In a massive crackdown that is the broadest federal-state coordinated effort of its type, the Federal Trade Commission and enforcement officials from 25 states today announced that they have taken more than 75 law enforcement actions actions so far against get-rich-quick self-employment schemes, including work-at-home scams, pyramid schemes often pitched on the Internet, and pre-packaged small businesses involving everything from vending machine frauds to sophisticated medical billing services.
The actions are the result of "Operation Missed Fortune," launched early last summer. This federal/state effort targets scam artists who capitalize on downsizing, the growth of computers in consumers' homes and other trends by promising people "proven" and "lucrative" opportunities to gain financial independence and to "be your own boss." The firms charge up-front fees ranging from $30 to tens of thousands of dollars. Officials said the fraudulent companies make false promises about high earnings, sometimes refer consumers to phony references or "shills" who give glowing, but false, reports about the business, and frequently fail to provide consumers with detailed business disclosure documents required by federal or state law. The FTC staff estimated that consumers lose tens of millions of dollars to get-rich-quick business scams every year. Officials will be filing more actions as part of this project in the coming weeks.
"When a business opportunity knocks, consumers today have to take more than a quick look before opening the door and investing," said Jodie Bernstein, Director of the FTC's Bureau of Consumer Protection. "It's not easy to examine an offer thoroughly, especially when firms use phony references and offer detailed charts showing likely earnings. But the extra legwork could prevent substantial losses. One victim in an FTC case lost more than $70,000; others have lost as much as $40,000 or more each."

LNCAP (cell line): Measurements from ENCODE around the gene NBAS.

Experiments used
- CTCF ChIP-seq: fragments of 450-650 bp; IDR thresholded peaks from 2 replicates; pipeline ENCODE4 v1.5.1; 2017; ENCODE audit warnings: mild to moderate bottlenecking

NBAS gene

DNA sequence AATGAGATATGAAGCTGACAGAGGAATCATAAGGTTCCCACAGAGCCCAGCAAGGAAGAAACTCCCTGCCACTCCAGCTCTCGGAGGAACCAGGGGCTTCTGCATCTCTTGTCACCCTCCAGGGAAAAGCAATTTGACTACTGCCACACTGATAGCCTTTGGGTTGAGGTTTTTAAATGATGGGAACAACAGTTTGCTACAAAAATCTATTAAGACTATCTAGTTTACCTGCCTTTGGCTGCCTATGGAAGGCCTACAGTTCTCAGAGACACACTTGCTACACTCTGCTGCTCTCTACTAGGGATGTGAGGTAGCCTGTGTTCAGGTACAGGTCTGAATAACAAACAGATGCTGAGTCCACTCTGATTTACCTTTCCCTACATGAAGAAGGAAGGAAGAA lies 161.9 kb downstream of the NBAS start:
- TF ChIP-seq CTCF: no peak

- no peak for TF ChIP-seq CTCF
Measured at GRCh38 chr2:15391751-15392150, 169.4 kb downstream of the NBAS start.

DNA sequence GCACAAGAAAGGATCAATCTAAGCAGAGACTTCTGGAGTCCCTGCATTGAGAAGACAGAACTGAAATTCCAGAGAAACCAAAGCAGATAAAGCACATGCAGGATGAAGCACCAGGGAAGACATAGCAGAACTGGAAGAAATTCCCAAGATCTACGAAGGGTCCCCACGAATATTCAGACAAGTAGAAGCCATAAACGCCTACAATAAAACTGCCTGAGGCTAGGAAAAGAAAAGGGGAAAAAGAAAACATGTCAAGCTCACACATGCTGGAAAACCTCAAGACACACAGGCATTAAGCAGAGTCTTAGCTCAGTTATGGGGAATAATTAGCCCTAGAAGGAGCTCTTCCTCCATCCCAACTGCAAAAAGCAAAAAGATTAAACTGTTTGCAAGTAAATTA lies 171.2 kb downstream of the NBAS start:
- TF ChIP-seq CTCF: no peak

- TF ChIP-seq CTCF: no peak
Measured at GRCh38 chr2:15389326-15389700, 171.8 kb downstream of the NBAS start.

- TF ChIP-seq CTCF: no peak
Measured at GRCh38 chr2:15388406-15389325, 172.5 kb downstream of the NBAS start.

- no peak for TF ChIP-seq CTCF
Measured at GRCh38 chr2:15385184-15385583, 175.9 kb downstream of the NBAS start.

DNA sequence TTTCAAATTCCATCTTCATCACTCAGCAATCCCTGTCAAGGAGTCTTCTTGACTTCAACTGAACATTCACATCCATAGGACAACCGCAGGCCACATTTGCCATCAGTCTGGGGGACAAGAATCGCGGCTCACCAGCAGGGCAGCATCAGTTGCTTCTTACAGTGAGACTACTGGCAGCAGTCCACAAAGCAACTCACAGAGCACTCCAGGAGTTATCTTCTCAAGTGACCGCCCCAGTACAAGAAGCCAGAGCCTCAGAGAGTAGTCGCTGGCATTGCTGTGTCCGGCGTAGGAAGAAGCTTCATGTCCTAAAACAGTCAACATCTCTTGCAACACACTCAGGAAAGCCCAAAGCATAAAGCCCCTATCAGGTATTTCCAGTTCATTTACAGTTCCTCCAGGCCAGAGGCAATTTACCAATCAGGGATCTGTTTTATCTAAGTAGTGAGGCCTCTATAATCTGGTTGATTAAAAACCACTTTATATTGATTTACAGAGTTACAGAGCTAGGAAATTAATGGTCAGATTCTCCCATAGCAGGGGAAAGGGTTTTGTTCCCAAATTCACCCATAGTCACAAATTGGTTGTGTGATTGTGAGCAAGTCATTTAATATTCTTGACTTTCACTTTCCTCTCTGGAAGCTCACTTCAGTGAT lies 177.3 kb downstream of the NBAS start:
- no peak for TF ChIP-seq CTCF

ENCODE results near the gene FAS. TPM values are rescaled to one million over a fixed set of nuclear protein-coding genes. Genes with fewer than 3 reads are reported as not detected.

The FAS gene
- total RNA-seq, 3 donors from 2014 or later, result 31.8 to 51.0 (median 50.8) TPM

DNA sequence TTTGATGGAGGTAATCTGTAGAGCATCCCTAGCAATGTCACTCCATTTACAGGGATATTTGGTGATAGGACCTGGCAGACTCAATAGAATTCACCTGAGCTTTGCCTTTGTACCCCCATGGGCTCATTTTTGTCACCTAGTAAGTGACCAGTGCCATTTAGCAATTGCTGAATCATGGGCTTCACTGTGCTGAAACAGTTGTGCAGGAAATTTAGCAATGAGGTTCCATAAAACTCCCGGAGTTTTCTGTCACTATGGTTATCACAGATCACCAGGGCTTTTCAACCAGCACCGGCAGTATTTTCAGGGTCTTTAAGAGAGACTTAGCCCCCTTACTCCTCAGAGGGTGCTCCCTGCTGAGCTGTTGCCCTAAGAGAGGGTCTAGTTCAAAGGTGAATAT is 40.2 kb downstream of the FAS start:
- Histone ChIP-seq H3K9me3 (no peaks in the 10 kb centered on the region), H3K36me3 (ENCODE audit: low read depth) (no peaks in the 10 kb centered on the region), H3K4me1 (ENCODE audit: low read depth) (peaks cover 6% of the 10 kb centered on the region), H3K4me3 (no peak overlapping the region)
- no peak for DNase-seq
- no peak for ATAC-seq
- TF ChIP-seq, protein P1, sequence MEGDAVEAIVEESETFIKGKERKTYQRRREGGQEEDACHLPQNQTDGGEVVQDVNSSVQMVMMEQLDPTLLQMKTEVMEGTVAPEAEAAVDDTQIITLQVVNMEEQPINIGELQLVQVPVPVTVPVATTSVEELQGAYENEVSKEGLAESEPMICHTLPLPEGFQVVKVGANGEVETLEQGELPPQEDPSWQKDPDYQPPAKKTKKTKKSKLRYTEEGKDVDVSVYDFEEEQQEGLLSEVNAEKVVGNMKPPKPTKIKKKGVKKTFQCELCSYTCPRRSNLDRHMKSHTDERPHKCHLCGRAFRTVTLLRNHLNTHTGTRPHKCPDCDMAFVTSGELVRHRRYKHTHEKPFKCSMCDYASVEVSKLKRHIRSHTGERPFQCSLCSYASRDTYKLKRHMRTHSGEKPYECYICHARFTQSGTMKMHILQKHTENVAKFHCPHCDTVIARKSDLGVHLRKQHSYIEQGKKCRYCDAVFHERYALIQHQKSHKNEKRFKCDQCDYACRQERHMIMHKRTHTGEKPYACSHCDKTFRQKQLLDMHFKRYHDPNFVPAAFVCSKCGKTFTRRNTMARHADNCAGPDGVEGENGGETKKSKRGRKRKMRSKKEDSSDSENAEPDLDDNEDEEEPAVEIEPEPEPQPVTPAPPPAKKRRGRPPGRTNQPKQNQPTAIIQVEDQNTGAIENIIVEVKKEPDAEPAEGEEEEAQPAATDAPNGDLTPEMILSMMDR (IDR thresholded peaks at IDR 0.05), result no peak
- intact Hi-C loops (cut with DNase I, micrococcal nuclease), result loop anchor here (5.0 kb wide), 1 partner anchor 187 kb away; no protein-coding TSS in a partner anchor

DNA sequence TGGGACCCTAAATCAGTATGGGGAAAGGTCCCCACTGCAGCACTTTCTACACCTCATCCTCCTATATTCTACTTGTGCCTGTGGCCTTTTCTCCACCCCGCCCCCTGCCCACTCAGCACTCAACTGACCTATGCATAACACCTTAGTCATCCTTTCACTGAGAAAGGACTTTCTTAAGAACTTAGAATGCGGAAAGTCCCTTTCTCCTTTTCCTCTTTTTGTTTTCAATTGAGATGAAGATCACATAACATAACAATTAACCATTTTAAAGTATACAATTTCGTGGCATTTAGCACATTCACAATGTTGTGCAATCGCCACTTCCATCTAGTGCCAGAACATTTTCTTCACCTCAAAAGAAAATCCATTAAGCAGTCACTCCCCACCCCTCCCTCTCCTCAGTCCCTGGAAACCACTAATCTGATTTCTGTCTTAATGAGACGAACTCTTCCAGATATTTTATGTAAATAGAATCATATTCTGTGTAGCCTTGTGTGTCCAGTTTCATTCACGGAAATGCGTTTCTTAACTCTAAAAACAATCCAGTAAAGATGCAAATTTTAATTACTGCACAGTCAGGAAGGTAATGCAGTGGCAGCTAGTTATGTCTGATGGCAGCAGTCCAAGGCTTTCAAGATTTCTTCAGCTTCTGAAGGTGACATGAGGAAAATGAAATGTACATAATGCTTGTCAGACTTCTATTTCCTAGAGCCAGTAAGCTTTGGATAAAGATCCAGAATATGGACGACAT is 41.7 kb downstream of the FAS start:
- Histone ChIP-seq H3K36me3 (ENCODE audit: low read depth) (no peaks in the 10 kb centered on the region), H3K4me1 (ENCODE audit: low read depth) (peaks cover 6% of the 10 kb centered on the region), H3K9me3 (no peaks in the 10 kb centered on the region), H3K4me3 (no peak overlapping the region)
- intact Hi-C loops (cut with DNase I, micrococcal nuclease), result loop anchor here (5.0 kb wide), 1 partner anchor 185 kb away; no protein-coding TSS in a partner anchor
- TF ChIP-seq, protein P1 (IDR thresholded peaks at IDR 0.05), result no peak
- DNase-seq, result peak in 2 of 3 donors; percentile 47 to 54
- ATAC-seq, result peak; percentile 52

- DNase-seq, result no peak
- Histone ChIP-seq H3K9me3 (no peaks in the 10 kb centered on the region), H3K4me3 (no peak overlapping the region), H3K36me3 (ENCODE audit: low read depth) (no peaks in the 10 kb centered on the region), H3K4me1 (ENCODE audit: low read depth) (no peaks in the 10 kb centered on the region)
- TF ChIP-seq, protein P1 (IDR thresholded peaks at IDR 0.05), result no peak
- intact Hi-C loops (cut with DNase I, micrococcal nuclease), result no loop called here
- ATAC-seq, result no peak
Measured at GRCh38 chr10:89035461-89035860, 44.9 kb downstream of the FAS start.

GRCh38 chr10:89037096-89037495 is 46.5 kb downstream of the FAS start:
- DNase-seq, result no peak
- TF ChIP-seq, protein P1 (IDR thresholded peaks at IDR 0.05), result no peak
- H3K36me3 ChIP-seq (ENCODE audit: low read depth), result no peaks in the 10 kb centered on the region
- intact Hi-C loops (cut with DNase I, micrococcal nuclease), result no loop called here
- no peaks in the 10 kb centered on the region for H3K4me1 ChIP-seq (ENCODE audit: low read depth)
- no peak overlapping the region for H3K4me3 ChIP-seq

"Several factors are likely contributors to the exploding losses we're seeing today," Bernstein continued. "One is government and corporate downsizing that creates a pool of people searching for a safe place to invest their nest eggs; another is the Internet, a new way for con artists to dress up pyramids and other old schemes in new lingo so they can victimize vast numbers of consumers. New or not, some old advice applies: the promise of substantial earnings with minimal effort or training is a sure warning sign of fraud."
"Get-rich-quick self-employment schemes that promise a sure path to financial independence touch a chord in many of us, " said Mark Griffin, president of the North American Securities Administrators Association, Inc. (NASAA), which represents state securities regulators. "Unfortunately, the crooks behind the fraudulent scams are the only ones who get rich quick. The purpose of Operation Missed Fortune is to try and put a stop to these people whose victims, instead of getting rich quick, go broke quick."
Examples of the schemes targeted by Operation Missed Fortune include: